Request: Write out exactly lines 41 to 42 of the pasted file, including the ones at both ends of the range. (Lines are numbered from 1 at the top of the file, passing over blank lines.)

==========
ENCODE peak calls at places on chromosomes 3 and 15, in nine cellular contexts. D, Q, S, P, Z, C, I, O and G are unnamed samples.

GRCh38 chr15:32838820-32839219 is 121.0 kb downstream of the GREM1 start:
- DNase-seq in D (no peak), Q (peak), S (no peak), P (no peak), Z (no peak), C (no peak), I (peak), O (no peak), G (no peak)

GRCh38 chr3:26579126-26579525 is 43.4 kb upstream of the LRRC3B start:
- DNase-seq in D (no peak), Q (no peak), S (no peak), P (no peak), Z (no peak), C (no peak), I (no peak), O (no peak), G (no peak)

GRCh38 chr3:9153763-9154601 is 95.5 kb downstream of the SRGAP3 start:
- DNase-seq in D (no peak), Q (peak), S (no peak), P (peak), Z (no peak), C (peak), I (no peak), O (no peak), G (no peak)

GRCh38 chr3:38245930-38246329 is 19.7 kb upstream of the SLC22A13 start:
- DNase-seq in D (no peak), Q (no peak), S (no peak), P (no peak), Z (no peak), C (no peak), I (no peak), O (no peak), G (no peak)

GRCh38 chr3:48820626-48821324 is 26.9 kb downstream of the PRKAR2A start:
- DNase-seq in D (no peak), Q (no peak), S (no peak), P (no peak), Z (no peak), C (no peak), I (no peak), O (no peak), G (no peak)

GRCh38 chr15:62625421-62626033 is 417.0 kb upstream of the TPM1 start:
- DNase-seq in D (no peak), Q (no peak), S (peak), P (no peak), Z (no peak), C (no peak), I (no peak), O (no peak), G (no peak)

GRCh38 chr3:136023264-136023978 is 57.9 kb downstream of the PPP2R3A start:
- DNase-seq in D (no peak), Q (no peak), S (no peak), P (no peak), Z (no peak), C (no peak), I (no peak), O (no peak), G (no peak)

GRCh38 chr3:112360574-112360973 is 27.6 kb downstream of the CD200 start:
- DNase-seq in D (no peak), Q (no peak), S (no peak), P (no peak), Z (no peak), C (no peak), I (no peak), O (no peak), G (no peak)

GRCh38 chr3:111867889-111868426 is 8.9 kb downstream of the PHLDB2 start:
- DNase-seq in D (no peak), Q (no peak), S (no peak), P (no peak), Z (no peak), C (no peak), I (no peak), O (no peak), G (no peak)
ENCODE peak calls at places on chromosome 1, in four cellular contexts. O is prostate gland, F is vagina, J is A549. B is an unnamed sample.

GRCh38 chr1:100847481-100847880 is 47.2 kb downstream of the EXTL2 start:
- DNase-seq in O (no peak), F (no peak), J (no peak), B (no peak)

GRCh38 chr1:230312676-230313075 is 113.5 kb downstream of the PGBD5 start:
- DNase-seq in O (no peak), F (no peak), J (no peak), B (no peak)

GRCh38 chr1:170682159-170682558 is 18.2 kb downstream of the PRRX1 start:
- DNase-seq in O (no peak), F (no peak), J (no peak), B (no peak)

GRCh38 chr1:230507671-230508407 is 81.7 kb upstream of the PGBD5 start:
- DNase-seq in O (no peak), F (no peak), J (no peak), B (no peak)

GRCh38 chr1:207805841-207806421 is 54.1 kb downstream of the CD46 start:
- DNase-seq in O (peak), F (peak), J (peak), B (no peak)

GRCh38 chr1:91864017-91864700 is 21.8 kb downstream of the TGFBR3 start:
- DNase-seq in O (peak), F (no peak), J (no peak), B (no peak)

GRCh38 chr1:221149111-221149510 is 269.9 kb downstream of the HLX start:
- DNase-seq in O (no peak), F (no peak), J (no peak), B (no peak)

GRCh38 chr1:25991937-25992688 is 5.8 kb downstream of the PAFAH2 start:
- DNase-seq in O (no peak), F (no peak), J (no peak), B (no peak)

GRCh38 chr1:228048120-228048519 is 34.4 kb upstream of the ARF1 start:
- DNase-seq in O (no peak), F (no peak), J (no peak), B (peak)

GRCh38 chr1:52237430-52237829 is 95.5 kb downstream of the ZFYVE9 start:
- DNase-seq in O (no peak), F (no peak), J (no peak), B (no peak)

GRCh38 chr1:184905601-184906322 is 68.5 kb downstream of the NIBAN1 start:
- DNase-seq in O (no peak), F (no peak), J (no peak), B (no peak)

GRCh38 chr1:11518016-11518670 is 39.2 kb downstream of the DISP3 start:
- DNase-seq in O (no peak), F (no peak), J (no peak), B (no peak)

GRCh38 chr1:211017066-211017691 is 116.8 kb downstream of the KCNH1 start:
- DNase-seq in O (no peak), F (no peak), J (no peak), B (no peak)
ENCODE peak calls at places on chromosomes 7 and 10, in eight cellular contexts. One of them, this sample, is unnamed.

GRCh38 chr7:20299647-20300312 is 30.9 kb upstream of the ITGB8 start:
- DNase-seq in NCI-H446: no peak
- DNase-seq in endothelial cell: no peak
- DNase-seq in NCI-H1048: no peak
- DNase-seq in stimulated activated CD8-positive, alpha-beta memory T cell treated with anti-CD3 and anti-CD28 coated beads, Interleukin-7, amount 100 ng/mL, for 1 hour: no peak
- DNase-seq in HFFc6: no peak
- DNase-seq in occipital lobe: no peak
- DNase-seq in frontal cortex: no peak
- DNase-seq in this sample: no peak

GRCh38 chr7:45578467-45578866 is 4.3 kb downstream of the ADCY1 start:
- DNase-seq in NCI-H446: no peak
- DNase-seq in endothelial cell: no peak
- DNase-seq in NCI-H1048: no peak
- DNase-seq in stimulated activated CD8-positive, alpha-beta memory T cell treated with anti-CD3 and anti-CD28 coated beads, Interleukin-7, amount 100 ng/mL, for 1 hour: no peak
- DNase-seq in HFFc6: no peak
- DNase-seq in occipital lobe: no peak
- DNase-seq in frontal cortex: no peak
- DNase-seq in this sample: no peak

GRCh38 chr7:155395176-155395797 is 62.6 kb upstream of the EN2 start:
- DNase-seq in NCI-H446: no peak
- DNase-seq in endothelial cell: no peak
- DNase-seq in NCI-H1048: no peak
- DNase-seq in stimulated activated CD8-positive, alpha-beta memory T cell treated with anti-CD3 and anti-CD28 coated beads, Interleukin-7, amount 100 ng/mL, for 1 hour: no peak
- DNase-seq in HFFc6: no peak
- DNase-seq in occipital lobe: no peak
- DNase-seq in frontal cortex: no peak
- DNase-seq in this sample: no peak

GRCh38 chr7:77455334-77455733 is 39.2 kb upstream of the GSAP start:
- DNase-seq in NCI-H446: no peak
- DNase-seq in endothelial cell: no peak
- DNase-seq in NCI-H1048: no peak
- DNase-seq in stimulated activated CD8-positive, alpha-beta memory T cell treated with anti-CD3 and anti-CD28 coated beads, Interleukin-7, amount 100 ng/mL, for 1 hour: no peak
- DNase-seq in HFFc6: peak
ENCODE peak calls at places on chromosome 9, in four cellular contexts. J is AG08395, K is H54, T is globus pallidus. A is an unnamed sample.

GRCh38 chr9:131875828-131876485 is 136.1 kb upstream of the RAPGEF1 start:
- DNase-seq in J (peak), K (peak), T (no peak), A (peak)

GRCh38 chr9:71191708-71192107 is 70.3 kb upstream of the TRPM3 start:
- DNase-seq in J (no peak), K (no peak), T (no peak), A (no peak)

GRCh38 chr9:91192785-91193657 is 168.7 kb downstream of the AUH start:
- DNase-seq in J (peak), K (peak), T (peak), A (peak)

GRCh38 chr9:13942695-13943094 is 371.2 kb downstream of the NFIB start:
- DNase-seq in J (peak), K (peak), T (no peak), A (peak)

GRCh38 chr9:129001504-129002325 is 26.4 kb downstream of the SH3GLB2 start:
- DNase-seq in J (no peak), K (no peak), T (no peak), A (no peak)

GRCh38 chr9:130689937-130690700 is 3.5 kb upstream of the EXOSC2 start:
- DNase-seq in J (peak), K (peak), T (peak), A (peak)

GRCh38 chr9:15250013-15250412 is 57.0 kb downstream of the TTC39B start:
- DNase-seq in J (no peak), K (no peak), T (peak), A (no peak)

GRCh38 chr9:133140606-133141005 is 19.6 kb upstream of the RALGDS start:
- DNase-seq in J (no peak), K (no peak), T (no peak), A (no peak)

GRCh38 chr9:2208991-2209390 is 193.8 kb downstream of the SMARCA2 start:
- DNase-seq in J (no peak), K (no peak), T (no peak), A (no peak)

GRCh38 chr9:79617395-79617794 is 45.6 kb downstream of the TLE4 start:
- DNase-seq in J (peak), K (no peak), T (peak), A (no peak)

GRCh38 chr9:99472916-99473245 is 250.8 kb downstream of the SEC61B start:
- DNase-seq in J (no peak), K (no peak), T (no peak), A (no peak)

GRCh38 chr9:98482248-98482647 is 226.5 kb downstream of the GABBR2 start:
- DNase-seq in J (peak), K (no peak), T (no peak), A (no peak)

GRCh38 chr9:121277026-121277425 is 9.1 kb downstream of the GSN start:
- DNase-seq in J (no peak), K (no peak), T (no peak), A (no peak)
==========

GRCh38 chr1:184905601-184906322 is 68.5 kb downstream of the NIBAN1 start:
- DNase-seq in O (no peak), F (no peak), J (no peak), B (no peak)